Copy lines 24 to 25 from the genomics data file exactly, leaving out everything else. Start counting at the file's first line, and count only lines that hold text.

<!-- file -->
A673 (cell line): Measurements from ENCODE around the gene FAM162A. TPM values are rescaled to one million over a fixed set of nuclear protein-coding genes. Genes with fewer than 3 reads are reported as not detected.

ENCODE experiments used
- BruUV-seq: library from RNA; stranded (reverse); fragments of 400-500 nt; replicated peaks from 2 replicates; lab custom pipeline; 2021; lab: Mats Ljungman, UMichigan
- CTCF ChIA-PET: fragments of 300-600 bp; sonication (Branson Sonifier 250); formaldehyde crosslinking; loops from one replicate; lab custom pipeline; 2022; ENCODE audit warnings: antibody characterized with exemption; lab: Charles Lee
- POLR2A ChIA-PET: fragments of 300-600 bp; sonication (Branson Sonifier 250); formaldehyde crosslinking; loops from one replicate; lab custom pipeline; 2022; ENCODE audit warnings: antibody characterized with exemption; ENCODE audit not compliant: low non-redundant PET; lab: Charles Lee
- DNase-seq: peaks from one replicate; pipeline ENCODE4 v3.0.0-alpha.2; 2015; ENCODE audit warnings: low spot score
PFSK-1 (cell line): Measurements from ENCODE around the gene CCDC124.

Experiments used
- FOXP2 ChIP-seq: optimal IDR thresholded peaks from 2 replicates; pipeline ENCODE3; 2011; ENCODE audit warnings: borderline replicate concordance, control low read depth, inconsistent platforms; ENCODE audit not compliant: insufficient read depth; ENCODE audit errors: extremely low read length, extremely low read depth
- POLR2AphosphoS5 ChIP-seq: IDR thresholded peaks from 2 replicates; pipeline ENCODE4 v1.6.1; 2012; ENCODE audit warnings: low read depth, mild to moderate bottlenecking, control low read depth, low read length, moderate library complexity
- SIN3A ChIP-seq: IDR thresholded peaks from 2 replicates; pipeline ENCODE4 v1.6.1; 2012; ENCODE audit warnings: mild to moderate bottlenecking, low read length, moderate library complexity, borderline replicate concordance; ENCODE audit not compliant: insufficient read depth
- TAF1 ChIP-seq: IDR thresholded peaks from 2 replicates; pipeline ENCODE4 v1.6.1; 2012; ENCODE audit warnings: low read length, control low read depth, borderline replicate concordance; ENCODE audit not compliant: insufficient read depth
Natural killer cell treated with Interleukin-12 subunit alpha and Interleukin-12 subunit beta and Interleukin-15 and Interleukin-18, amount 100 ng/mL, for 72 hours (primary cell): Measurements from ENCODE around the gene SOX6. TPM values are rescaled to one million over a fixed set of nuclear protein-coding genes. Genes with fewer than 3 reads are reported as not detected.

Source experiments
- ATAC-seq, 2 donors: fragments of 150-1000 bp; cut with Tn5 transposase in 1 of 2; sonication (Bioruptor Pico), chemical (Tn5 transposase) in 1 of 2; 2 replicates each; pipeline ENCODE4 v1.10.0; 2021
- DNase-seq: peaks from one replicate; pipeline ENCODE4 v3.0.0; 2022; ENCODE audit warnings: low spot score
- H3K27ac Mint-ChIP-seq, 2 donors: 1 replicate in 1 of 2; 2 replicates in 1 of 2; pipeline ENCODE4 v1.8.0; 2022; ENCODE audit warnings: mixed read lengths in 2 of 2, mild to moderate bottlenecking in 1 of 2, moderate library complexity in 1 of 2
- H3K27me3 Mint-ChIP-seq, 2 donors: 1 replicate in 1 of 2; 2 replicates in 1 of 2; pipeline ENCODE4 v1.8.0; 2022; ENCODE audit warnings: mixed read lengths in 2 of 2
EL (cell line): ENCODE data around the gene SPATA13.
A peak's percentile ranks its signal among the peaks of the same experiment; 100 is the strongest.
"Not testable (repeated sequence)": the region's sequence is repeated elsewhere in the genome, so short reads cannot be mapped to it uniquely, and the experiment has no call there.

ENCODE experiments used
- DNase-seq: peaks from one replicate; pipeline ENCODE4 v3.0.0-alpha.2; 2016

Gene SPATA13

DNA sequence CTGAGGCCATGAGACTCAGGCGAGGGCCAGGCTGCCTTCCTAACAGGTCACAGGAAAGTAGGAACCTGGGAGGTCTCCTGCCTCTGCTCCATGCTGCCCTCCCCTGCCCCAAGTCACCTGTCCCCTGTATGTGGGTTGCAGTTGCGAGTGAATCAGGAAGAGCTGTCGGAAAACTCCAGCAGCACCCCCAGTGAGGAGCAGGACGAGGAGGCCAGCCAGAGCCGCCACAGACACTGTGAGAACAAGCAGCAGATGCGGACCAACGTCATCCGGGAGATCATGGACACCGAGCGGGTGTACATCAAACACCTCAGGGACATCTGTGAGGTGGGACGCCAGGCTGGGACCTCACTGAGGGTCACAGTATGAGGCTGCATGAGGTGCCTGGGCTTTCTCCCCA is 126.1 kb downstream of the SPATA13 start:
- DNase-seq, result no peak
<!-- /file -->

Gene SPATA13

DNA sequence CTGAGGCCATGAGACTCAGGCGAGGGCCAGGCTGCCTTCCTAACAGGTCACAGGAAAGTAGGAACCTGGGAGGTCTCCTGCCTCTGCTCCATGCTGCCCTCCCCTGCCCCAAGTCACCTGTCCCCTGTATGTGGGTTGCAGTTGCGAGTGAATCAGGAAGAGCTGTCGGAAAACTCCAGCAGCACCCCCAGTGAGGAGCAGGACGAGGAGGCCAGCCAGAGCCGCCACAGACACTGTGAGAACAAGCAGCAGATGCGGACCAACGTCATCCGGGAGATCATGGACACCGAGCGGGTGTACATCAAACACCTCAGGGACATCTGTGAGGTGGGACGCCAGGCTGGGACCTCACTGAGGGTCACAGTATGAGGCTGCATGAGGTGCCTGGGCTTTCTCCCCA is 126.1 kb downstream of the SPATA13 start: